Animal Studies Bibliography

Kellert, Stephen R. and Alan R. Felthous. 1985. Childhood Cruelty toward Animals among Criminals and Non-Criminals. Human Relations 38(12): 1113-1129.

After the 16 th century, cruelty against animals became a social concern due to three factors: tendency to “humanize” companion animals, attention to social justice for various other groups abused by industrialization, and fear that abuse of animals would lead to abuse of people. The latter connection is often assumed by journalists, but the scientific evidence is “sparse and inconsistent” (1116). As a result, policymakers generally ignore childhood cruelty to animals as a significant problem or warning sign.


Aggressive adults are more likely to have engaged in cruelty to animals as children than are nonaggressive adults.

Independent variable/operational definition

Childhood (to age 18) cruelty to animals: “the willful infliction of harm, injury, and intended pain on a nonhuman animal”(1114)

Dependent variable/operational definition

Adult aggressiveness, rated on a scale based on repeated/chronic aggressive speech, aggressive preparatory behaviors (carrying weapons), and aggressive actions


Most subjects (60%) reported at least one act of cruelty, many of which were “minor” by cultural standards, such as tearing the wings off bugs. Aggressive criminals were much more likely than moderately aggressive criminals, nonaggressive criminals, and noncriminals to have engaged in multiple animal cruelties and in more severe cruelties (e.g. blowing up and burning animals). A preliminary typology of motives for the acts of cruelty includes 9 reasons: (1) to control an animal; (2) to retaliate against an animal for something it did (e.g. scratched the child); (3) to satisfy a prejudice against a species or breed (e.g. killing all snakes, rats, bugs, cats available); (4) to express aggression through the animal (teaching the animal to be aggressive and attack other humans and animals); (5) to enhance one's own aggressiveness (to hone violent skills); (6) to shock people for amusement (“jokes”); (7) to retaliate against another person (by abusing her/his pet or leaving them a carcass); (8) displacement of hostility from a person to an animal (venting aggression against an easy target when the real target cannot be attacked); (9) nonspecific sadism (pleasure in or obsession with death and pain). It should be remembered, though, that animal abuse is usually multi-causal. Children who engaged in cruelty were more likely to be from painful family backgrounds, including domestic violence and alcoholic parents. This was true of all levels of criminals and noncriminals, suggesting that childhood abuse influences abuse of animals.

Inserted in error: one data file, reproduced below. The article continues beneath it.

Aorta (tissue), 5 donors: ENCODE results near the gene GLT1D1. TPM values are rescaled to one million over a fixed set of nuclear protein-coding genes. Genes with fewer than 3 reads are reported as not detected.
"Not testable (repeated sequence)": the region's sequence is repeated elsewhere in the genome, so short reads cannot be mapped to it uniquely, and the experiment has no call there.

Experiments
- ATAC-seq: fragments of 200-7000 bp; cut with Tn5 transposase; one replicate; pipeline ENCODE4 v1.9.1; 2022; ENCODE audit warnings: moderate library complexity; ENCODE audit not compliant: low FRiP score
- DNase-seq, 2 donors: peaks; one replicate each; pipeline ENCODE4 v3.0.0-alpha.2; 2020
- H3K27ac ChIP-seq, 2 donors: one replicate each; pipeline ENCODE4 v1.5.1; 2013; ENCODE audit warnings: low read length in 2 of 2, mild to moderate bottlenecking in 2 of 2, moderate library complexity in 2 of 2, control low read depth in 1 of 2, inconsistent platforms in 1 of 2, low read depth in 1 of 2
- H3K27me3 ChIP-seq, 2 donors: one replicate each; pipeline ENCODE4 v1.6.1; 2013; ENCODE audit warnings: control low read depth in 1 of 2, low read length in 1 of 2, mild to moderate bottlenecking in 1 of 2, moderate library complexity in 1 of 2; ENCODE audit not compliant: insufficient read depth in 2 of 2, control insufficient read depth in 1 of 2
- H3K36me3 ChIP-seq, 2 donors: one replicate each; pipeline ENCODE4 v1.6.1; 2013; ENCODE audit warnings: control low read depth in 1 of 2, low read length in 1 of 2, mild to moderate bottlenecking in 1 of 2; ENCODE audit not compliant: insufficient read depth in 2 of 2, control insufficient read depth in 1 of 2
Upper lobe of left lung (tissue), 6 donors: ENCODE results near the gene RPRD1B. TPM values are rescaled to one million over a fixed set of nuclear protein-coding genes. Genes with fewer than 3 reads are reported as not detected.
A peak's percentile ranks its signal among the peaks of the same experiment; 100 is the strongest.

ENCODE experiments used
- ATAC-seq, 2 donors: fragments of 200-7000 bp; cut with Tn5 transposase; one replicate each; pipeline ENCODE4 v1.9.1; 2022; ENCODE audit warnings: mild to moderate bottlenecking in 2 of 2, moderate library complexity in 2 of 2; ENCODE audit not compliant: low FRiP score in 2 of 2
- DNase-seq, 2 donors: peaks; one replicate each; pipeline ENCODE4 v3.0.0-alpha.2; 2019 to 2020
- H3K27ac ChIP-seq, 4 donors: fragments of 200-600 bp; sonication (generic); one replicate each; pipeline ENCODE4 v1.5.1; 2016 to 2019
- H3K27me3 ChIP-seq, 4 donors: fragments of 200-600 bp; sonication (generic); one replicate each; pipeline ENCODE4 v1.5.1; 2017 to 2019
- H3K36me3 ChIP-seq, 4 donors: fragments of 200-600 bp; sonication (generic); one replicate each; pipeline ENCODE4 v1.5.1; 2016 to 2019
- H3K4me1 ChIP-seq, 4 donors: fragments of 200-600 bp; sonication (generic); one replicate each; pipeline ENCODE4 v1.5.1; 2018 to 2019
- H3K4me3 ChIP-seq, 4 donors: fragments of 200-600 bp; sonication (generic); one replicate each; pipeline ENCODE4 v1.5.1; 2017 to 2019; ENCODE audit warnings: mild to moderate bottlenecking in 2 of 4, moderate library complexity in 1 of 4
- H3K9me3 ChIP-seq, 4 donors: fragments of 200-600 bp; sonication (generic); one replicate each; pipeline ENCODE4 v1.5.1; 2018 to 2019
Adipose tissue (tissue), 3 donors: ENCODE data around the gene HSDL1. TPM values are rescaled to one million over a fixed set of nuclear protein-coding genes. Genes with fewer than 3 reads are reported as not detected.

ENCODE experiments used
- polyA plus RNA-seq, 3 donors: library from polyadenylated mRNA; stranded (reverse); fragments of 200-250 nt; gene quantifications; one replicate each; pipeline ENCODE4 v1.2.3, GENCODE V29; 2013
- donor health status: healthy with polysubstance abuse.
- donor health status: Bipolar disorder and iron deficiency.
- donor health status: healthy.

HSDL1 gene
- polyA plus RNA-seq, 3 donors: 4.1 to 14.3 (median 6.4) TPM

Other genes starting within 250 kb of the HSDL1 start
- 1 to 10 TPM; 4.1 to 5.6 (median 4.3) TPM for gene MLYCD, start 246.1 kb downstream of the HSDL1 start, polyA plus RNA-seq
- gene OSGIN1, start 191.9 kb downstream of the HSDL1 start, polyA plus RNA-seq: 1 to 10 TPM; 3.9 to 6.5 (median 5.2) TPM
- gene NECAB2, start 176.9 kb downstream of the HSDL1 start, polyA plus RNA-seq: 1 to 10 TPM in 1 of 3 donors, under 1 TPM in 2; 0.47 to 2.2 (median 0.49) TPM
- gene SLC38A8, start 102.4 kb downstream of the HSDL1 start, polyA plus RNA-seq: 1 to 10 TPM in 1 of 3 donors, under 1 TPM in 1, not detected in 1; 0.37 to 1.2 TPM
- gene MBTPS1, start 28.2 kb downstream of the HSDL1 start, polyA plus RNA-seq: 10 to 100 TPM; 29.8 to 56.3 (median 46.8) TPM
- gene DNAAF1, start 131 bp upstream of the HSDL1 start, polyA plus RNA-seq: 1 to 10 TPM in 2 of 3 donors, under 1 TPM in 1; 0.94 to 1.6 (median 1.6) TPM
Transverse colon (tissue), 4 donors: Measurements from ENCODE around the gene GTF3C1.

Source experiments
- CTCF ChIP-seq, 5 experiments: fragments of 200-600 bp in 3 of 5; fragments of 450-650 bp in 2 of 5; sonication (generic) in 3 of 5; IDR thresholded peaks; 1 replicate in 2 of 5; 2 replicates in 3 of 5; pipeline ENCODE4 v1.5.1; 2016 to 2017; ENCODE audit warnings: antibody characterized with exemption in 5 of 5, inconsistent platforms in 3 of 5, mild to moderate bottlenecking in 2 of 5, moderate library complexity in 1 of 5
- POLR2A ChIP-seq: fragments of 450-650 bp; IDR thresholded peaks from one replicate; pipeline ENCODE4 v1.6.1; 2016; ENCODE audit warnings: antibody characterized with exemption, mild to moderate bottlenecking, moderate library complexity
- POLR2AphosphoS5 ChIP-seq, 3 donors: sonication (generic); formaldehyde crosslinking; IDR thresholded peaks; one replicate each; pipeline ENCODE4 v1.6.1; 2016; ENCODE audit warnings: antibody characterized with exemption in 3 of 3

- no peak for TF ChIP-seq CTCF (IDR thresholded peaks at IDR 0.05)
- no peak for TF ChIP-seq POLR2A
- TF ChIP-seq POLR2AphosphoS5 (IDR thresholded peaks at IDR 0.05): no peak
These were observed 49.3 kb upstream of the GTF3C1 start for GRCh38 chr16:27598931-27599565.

Sample/population sampled

Kellert & Felthous interviewed 152 subjects: 63 from Leavenworth penitentiary, Kansas; 89 from Danbury penitentiary, Connecticut; 15 noncriminal Kansas residents; 36 noncriminal Connecticut residents. Prisoners were chosen based on counselors' ratings of their aggressiveness so the study would include a range of aggressivity. There was a low response rate—at least half of the prisoners refused to participate. Cross-checking indicated that prisoners tended to underreport their animal cruelty.



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